The fallopian tubes are located on either side of the uterus and extend toward the ovaries. They receive eggs from the ovaries and transport them to the uterus. Once the fallopian tubes are closed or removed, the sperm can no longer reach the egg. Tubal ligation is a sterilization procedure that provides permanent birth control and involves obstruction or removal of the fallopian tubes. About 20% of women choose tubal ligation as their contraceptive method, making it the second most common form of female contraception in the United States.
It has to be noted that that salpingectomy (fallopian tube removal) is now the surgical treatment of choice for the majority of patients that are looking for tubal ligation. Recent research studies suggest that ovarian and peritoneal cancers frequently originate in the fallopian tubes.
Types of Tubal Ligation or Removal
- Postpartum tubal ligation (through a min-laparotomy)
- Laparoscopic tubal occlusion (by using clips or coagulation)
- Salpingectomy (fallopian tube removal)
How do you prepare for Laparoscopic Tubal Ligation?
During your pre-procedure consultation your Viva Eve surgeon will discuss the following:
- Anesthesia options and any allergies you may have
- Current medications, herbs, and supplements that you take and whether you need to stop taking them before surgery
- Fasting before surgery, such as avoiding food or drink after midnight the night before
- Taking a laxative or having an enema before surgery. Your doctor will tell you how to do this.
- Arranging for someone to pick you up after surgery
Why is a Laparoscopic Tubal Ligation performed?
For women who no longer want children, sterilization by laparoscopy (laparoscopic tubal ligation) provides a safe and convenient form of contraception. Once completed, no further steps are needed to prevent pregnancy.
Viva Eve gynecologic surgeons will ask you to consider the decision to undergo sterilization by laparoscopy very carefully. Though this procedure has been successfully reversed in some women, the goal of this procedure is permanent loss of fertility, and we don’t want you to come to regret this decision.
Our doctors will be happy to recommend a wide variety of reversible forms of contraception, such as birth control pills, an intrauterine device (IUD), or a barrier method (such as a diaphragm) to women who are not absolutely sure that they don’t want to have more children.
What can you expect during a Laparoscopic Tubal Ligation?
This operation is performed under general anesthesia. The surgeon makes small incisions in the belly: one just below the belly button, the other a bit lower on the abdomen. The abdomen is inflated to allow the surgeon to see inside. A scope with a light and camera is placed through the incision and images are sent to a nearby screen.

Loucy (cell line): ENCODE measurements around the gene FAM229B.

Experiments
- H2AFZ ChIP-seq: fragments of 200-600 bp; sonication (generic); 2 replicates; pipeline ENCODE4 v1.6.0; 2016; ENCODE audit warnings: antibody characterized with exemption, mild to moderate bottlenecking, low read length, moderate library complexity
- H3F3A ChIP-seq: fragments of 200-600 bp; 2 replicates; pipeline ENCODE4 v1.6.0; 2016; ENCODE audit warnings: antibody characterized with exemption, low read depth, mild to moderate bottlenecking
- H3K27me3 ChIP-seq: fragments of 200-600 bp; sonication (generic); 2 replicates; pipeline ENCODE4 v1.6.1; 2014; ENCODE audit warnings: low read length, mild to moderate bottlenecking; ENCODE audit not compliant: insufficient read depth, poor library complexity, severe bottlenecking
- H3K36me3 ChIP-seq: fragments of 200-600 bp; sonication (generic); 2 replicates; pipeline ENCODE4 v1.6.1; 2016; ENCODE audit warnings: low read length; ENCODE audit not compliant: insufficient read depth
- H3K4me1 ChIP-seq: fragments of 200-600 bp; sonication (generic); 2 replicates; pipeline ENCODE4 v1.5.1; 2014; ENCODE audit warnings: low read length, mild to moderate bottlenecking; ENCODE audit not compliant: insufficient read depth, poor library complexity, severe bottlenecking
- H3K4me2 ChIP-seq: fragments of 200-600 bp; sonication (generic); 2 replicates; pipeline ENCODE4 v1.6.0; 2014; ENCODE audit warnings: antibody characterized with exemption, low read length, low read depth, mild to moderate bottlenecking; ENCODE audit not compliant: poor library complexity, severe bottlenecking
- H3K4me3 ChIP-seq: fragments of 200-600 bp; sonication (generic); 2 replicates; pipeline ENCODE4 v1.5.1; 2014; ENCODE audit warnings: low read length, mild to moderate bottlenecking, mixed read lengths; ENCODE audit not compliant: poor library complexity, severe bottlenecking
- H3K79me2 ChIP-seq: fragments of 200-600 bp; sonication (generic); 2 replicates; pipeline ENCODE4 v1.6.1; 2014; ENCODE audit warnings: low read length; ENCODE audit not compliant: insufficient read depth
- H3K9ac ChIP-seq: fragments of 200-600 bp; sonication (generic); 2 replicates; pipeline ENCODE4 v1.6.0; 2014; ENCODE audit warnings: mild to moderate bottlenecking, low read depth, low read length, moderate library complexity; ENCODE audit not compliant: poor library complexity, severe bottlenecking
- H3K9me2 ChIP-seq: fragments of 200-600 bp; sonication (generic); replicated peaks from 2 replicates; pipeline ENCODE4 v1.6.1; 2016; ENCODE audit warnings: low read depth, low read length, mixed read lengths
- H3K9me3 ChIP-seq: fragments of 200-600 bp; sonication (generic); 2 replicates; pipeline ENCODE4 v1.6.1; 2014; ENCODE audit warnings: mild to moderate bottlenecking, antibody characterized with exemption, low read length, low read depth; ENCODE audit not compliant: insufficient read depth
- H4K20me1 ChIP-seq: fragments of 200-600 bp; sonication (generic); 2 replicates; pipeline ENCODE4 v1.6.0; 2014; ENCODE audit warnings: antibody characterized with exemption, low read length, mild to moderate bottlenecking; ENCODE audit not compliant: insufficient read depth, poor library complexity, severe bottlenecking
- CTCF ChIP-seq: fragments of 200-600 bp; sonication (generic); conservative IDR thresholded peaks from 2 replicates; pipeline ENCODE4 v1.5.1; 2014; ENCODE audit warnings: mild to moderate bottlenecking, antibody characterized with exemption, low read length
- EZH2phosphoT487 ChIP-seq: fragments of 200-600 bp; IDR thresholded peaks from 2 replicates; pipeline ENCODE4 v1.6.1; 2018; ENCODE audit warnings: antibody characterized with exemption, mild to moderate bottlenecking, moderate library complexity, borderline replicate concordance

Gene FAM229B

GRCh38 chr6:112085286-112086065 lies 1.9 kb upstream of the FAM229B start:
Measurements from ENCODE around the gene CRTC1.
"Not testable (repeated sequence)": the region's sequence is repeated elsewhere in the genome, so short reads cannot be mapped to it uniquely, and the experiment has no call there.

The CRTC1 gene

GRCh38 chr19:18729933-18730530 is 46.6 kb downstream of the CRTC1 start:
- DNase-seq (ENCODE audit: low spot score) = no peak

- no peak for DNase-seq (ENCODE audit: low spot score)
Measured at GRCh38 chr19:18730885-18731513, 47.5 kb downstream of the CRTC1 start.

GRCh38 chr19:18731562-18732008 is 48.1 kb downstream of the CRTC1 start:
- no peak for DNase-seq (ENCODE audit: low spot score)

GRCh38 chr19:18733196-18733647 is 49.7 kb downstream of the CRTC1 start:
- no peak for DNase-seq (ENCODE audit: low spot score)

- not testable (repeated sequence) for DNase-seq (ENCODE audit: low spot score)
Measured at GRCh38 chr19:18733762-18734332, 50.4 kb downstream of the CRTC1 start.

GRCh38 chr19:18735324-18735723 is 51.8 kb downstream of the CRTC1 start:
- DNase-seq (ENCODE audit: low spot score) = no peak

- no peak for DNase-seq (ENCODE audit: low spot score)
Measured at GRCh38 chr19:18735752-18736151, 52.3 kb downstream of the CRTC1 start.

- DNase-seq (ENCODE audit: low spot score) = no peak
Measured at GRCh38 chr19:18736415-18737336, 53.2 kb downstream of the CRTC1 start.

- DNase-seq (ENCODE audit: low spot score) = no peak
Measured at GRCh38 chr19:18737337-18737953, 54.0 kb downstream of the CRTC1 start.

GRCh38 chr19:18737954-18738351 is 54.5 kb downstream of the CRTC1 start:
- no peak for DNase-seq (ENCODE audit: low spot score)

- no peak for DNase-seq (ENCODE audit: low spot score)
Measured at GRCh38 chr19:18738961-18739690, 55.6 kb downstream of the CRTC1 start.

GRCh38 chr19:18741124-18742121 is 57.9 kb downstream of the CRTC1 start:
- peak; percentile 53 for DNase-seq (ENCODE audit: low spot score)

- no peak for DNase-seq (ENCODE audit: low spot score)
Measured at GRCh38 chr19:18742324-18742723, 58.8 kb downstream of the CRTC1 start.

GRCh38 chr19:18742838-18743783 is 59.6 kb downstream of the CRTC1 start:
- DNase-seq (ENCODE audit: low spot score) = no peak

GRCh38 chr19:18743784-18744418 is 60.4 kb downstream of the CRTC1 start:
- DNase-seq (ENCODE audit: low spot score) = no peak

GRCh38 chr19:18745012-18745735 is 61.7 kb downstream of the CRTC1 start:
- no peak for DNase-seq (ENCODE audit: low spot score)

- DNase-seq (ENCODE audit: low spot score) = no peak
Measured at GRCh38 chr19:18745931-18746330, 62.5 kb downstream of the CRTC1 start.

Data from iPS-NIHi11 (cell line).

A special device for grasping the fallopian tubes is inserted through a second, small incision made at the pubic hairline. The fallopian tubes are sealed in one of two ways:
- With an electric current that makes the tube clot (electrocoagulation)
- With a band or clip that is placed over the tubes.
After the fallopian tubes have been sealed or clipped, the laparoscope and grasping device are removed and a small bandage is applied over the incisions.
Laparoscopic tubal ligation may not be suitable for some women. In those cases, tubal ligation or removal may be performed by laparotomy, a more extensive surgery that requires a larger abdominal incision and a day or two of recovery in the hospital.
What is the follow up and recovery like for a Laparoscopic Tubal Ligation?
Recovery from the laparoscopic tubal ligation is usually uneventful After this surgery, you will probably stay at the surgical facility for 2 to 4 hours. You can likely go back to work in 2 to 7 days after surgery. The laparoscopic surgery is generally performed as an outpatient procedure and the patient should be mostly recovered after a few days.
What are the potential risks for a Laparoscopic Tubal Ligation?
The risks for laparoscopic tubal ligation surgery are similar to most other surgical operations. They include wound healing, bleeding, infection, and seroma (fluid collection) formation. Viva Eve’s surgeons will ensure that your recovery goes smoothly and if you follow the detailed postoperative instructions, you should heal quickly.
Do patients go through menopause after laparoscopic tubal ligation?
Tubal ligation or removal does not change a woman’s menstrual cycle or cause menopause.